All about flooble | fun stuff | Get a free chatterbox | Free JavaScript | Avatars    
perplexus dot info

Home > Logic > Weights and Scales
Yet one more coin sorting problem (Posted on 2004-05-31) Difficulty: 3 of 5
You have five coins, apparently alike, but actually of different weights. You also have a two arm scale.

Can you manage to sort the coins in ascending order, using the scale only seven times?

Bonus question: can it be done in fewer weighings?

See The Solution Submitted by Federico Kereki    
Rating: 4.0000 (4 votes)

Comments: ( Back to comment list | You must be logged in to post comments.)
Question re(5): Solution based on the O-Sort sorting algorithm | Comment 18 of 20 |
(In reply to re(4): Solution based on the O-Sort sorting algorithm by Erik O.)

That algorithm is quite interesting, as I had never before heard of the O-sort.  I am wondering what guarantee there is that the array will in fact be in sequence when the sort is finished.  I did some experiments, using

length = 10
DIM intArray(length) AS INTEGER
FOR i = 1 TO length
  intArray(i) = length - i
NEXT

stp = INT(length / 2 - 1)
PRINT
WHILE stp > 0
  PRINT stp
  FOR i = 1 TO length - stp
    IF intArray(i) > intArray(i + stp) THEN
      SWAP intArray(i), intArray(i + stp)
    END IF
  NEXT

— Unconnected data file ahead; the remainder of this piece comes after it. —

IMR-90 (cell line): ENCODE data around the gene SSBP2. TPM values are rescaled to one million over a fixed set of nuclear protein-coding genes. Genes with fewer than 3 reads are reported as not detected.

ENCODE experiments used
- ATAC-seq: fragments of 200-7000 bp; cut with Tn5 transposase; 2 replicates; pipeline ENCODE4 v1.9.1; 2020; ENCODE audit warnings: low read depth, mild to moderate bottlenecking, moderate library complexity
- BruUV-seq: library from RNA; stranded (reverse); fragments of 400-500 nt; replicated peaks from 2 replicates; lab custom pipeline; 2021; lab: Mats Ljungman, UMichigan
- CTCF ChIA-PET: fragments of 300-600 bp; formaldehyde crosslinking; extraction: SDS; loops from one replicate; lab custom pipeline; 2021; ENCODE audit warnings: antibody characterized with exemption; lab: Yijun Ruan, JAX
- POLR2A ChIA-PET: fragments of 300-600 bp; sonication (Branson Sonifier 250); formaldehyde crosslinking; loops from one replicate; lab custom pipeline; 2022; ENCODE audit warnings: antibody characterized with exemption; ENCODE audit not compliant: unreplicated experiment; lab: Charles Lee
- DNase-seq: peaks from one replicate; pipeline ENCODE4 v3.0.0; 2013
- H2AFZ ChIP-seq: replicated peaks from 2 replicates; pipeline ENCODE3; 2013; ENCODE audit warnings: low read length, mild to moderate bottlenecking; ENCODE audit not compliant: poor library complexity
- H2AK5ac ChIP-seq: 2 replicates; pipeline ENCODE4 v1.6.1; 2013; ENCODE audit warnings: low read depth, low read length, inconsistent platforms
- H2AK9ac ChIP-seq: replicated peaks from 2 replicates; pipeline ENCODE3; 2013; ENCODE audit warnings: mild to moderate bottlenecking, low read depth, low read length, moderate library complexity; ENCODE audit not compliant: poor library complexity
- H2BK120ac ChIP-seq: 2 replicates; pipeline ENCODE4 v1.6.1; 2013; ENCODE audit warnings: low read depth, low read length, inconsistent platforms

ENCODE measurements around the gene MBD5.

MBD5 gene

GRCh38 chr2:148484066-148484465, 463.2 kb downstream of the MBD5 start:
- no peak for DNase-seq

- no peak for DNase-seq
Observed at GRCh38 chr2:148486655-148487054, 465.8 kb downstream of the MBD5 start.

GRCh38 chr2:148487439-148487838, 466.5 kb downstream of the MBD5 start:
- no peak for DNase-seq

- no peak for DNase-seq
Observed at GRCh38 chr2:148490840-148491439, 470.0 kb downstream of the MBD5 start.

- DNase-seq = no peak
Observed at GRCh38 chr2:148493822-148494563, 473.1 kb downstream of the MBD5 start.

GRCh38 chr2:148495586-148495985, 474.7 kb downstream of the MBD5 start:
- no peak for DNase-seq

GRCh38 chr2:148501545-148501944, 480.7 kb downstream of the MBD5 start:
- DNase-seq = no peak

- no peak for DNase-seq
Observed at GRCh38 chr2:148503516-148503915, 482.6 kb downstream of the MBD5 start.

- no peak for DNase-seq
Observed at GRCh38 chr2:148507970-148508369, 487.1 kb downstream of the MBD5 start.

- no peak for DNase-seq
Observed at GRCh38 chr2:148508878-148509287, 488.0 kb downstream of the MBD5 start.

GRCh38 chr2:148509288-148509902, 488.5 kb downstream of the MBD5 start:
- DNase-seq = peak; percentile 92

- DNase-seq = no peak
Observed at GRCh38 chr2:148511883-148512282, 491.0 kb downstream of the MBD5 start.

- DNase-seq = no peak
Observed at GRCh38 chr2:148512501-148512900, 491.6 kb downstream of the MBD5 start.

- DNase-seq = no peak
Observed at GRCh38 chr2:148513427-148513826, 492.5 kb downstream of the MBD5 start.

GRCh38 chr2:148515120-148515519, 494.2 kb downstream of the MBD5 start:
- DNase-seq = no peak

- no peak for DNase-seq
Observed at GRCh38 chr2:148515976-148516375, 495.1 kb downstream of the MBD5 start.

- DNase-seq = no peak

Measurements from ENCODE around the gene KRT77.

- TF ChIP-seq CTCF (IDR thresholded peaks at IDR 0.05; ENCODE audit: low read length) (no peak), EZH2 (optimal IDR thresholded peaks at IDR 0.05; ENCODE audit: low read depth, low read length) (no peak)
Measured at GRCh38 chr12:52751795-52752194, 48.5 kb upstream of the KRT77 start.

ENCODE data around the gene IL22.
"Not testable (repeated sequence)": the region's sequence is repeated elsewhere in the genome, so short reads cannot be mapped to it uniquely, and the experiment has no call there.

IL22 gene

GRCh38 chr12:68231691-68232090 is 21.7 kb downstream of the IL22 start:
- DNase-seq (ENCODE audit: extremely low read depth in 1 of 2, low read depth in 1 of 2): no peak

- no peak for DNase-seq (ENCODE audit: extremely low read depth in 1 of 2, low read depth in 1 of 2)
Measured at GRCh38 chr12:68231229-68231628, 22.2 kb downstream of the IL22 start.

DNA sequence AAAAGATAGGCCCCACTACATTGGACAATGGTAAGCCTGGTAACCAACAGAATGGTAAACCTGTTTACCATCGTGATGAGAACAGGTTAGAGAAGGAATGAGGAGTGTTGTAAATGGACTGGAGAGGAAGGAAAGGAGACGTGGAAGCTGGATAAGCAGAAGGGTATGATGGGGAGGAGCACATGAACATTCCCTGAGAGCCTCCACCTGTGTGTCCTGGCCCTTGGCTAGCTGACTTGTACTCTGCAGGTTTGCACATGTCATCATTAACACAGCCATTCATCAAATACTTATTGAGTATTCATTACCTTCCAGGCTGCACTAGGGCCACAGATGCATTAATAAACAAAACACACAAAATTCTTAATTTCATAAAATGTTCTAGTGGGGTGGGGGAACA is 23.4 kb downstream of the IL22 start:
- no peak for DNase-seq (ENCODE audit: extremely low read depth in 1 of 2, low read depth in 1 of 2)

stp = INT(stp * .86)
WEND

FOR i = 1 TO length
  IF intArray(i) < intArray(i - 1) THEN COLOR 14:  ELSE COLOR 7
  PRINT intArray(i);
NEXT

(QuickBasic has a SWAP command that VB lacks, but QB can't use Step as a variable due to its use in the FOR construct.)

With 8 or 9 elements in the array, it doesn't come out sorted:

3
2
1
1  0  2  3  4  5  6  7
3
2
1
2  1  0  3  4  5  6  7  8

(the numbers prior to the display of the array are the step values).

But with larger arrays the numbers always do appear to be sorted correctly.  But even that is dependent on the value .86 used to reduce the step each time through.  Even changing this to .81 allows some out-of-sequence numbers to show up. Changing it to even lower values results in even more out-of-sequence numbers.  Is there some theory by which .86 or a certain number thereabouts guarantees correct sorting for array sizes of 10 or more?


  Posted by Charlie on 2004-06-03 13:26:56
Please log in:
Login:
Password:
Remember me:
Sign up! | Forgot password


Search:
Search body:
Forums (0)
Newest Problems
Random Problem
FAQ | About This Site
Site Statistics
New Comments (7)
Unsolved Problems
Top Rated Problems
This month's top
Most Commented On

Chatterbox:
Copyright © 2002 - 2017 by Animus Pactum Consulting. All rights reserved. Privacy Information